Were you expecting more Pokťmon? I bet you were expecting more Pokťmon. Well, itís not quite that. Make no mistake, Iím still massively addicted to cramming elemental warriors in tiny balls to have them slavishly obey my every order, but another game came around that got me at least just as addicted.
That game is Kingdoms of Amalur: Reckoning.
For those of you who missed it, last week this game was on sale on Steam, for the first time in fuck if I know how long (not to mention that Iím not even sure who has the rights to this game anymore; who authorized this?). †Now Iím normally not into WRPGs for a number of reasons. Nonetheless, I had been waiting for this game to go on sale for the longest time. Why? Because if the things I had heard were right, Kingdoms of Amalur would be a WRPG unlike any of its kind, one that fixes the greatest problem I tend to have with the genre.
Kingdoms of Amalur: Reckoning is a WRPG where the combat is NOT SHIT.
Donít get me wrong here, Iím not faulting anyone for liking WRPGs as a genre, but you canít honestly tell me that the combat is the highlight in most WRPGs. Sure, Skyrim is probably great for its huge world, massive number of sidequests and all the customization options, but its combat? Not so much. Tried some of The Witcher and Divinity II: both have the same problem. Theyíre probably good, but definitely not for their combat. Fable, Gothic? Same deal, as far as I know. The only exceptions I can think of are Mass Effect, Fallout and Borderlands, but thatís cheating because they stole all the good parts from shooters anyway. †
So basically, Kingdoms was the one WRPG I was waiting for, and boy did it pay off. In fact, this game went further in making its combat satisfying than even I had thought it would.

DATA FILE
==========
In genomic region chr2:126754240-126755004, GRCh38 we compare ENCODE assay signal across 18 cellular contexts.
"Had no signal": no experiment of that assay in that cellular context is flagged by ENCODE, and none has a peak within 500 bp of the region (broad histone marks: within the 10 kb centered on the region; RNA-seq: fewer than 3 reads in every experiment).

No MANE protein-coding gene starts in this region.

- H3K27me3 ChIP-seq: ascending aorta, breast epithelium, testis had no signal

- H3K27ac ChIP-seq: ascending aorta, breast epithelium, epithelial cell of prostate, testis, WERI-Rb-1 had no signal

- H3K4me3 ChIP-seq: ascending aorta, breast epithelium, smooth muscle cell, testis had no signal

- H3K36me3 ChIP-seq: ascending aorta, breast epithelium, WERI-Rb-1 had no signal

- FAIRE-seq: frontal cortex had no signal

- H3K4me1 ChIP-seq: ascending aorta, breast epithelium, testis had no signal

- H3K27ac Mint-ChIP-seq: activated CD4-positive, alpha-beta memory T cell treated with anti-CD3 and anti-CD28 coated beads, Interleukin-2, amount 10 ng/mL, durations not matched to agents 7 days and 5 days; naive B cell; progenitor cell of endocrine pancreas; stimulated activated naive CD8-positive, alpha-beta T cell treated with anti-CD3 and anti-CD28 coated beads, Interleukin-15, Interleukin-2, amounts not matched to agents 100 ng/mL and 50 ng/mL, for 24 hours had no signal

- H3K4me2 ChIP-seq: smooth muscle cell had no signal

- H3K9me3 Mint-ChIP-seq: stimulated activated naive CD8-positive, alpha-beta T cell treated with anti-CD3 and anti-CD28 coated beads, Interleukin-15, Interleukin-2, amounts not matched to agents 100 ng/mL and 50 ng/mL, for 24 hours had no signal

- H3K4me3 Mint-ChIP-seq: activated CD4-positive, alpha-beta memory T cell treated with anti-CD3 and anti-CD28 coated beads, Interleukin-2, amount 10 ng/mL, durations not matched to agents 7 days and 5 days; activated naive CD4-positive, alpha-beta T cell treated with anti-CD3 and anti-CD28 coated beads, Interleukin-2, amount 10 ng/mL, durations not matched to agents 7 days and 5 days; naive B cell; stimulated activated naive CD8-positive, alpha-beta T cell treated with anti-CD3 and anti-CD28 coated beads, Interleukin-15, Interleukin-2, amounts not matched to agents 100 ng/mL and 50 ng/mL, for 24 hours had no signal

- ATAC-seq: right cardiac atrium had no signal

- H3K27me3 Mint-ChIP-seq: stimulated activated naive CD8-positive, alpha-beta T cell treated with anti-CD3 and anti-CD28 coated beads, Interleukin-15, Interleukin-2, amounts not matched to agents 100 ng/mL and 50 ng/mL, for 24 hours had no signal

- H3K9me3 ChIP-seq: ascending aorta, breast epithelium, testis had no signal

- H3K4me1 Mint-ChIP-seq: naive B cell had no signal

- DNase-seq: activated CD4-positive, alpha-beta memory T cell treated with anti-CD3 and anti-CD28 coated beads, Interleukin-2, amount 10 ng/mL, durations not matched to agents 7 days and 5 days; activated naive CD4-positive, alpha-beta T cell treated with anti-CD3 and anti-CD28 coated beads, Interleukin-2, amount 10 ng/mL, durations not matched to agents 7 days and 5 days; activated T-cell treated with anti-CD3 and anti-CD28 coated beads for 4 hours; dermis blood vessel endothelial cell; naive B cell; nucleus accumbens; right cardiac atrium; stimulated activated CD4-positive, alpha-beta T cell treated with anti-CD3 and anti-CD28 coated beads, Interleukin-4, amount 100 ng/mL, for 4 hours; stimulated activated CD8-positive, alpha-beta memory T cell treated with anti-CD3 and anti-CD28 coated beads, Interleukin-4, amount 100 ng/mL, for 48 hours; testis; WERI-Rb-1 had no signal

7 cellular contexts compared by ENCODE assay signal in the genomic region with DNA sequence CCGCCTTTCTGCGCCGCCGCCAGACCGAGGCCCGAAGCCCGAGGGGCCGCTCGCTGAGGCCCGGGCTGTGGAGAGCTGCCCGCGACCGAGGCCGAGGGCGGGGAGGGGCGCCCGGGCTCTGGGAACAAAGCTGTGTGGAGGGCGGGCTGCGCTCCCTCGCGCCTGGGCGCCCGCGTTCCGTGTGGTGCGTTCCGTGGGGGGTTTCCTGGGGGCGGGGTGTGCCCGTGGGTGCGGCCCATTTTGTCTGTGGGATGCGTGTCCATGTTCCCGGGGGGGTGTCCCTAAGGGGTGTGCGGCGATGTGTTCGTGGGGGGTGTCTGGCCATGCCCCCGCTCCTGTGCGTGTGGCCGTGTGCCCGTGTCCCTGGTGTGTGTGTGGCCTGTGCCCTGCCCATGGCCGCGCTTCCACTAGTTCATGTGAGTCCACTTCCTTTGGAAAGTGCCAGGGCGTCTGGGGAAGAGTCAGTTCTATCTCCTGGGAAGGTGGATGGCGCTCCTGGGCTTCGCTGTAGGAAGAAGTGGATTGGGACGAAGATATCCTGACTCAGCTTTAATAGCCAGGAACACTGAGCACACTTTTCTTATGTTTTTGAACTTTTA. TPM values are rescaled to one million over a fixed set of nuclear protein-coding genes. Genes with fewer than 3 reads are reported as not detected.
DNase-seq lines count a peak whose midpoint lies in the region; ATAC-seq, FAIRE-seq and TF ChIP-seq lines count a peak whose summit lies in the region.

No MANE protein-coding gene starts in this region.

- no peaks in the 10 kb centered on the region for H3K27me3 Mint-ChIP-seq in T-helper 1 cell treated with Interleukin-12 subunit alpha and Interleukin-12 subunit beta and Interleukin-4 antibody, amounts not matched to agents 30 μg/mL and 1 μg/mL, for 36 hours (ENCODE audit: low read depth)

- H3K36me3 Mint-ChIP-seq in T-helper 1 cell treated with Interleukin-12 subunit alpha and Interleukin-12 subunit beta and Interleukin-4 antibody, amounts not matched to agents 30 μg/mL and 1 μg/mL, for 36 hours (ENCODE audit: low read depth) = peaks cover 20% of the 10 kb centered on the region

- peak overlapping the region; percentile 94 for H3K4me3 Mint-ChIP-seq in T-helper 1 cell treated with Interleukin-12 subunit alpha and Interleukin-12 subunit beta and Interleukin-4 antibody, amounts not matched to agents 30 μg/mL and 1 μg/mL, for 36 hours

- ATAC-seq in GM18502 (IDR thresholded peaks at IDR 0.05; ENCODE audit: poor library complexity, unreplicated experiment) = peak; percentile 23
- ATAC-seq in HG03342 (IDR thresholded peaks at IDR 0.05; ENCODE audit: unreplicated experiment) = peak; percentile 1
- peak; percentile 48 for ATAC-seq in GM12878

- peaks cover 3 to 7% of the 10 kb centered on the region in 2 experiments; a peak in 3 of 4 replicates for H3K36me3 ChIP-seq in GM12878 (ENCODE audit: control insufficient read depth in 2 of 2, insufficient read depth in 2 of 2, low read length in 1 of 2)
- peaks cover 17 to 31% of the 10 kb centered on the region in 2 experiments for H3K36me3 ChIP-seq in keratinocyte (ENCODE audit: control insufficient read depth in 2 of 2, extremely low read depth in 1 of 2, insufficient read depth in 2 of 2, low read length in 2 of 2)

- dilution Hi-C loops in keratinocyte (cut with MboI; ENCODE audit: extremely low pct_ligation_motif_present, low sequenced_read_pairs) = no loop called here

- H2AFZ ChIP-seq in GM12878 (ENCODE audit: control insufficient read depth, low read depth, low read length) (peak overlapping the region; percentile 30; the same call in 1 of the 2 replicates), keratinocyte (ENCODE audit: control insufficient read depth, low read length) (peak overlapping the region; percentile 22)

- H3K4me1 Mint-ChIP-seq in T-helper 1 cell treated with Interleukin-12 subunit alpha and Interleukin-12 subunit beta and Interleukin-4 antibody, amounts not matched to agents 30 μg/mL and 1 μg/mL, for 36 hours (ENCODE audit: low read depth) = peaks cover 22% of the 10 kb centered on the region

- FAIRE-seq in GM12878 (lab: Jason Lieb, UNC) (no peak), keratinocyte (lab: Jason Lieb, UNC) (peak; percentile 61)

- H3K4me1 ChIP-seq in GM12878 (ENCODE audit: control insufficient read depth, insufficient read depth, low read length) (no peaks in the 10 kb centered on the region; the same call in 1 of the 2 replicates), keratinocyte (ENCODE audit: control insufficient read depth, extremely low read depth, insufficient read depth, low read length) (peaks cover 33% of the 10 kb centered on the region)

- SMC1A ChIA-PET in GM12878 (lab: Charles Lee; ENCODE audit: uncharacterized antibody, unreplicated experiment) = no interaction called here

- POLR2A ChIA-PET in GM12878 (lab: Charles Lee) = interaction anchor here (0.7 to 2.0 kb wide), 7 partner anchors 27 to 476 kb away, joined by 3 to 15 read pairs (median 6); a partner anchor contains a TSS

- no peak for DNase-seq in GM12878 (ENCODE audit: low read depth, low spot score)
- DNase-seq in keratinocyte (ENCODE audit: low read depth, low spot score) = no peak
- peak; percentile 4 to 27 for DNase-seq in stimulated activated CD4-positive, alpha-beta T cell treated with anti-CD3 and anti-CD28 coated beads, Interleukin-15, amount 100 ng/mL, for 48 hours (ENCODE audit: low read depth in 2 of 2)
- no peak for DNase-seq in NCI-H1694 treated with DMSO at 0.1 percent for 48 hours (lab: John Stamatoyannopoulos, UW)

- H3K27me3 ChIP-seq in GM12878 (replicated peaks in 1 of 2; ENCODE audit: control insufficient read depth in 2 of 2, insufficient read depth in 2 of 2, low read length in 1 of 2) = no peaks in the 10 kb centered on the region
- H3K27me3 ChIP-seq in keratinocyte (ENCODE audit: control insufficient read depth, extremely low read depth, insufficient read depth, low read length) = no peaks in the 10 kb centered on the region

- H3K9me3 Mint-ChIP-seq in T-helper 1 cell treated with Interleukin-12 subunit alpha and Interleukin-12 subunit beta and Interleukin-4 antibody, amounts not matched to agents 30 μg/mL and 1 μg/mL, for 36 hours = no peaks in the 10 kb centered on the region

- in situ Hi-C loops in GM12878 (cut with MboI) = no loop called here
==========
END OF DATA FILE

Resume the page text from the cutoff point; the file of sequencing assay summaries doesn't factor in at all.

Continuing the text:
You see, if and when I play RPGs, I like to be a Mage character. Thereís just something about slinging fireballs and lightning bolts around thatís incredibly satisfying to me, at least much more so than any sword. There is one problem with most Mages, however: itís all fun and games until an enemy gets all up in your grill. And they will come all up in your grill because thereís no way youíre going to have enough mana to take out an enemy horde before it gets to you, and thatís not even taking into account Cooldown time. At such a time, youíre stuck bashing peopleís head in with your staff, a tactic that is usually only slightly more effective than politely asking them to leave.
Not so in Kingdoms of Amalur. In this game, Mages and Rogues can fight on equal terms with any Warrior, albeit using different weaponry and being less durable. Magesí staves, for instance, arenít simply for bashing peopleís heads in anymore. In this game, each staff has an elemental effect that has great spread and range and can do a significant amount of damage. Itís definitely not second best to a sword or axe anymore. Second there are scepters, which are your ranged weapons of choice (unless you do something rather unique, which Iíll come to later). Finally, there are the chakrams, and these things are fucking rad is what they are. Basically, theyíre magical ringshaped blades that you throw in front of you to make what may as well be a whirlwind of sharp metal. Itís hard to describe, but take my word for it that theyíre cool as all hell. Which, obviously, is why Iím using them.